19. _IceFyre_Well Known MemberMember

    It's quite difficult to tell if your fish would be happier in schools or not if you've never had those particular fish in schooling conditions. Often, the behaviour changes in "happy" fish are significant once they have a school, especially if they have aggressive tankmates that are more likely to attack smaller groups of fish. Fish school in the wild for safety, the same applies in a tank with varying aggression levels between species.
    As fish keepers, we should be trying to give our fish the best possible environment we can create, and sometimes if we can't give them the things they need, it's better not to get them in the first place.
    Just my opinion:)
     
  20. Al913Fishlore VIPMember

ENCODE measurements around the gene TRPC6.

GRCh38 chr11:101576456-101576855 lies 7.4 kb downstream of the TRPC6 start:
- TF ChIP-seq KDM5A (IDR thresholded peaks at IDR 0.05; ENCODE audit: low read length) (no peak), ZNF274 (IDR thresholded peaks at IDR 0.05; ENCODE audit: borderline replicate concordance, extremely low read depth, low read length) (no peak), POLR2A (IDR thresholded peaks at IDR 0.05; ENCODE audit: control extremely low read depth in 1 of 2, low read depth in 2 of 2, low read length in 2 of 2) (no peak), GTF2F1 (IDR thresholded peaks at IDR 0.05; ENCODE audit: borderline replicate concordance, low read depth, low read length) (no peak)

Because beginners don't know what happy is. Most of the time the fish is just surviving. Many beginners think if their fish is swimming, not sick, and eating then the fish is "happy". Then when the fish die early or do get sick later on they don't mention it again. A fish dies or show signs of sickness when it is at its worst. Like most animals, a fish will hide its stress until the body can't take it anymore and will then display symptoms. We try to prevent that. If you are building a apartment and decide not to put smoke detectors since you probably won't need it, then when there is a fire now the people inside if they are sleeping won't know.

    Also we have had hundreds of beginners thinking their fish are fine in a group of 3 until their fish dies after 2-3 years when the fish should be living till 8+ years. The problem with people is that they have to experience it and don't listen. We have all these "rules" in place because that is what worked best from all the experience of hundreds of thousands of fish keepers.

    If you know the cure for a disease and you can prevent hundreds of thousands of people from dying, wouldn't you want the people to know about it? Wouldn't you want those people to take the cure? Why should the fish die for something that was easily preventable.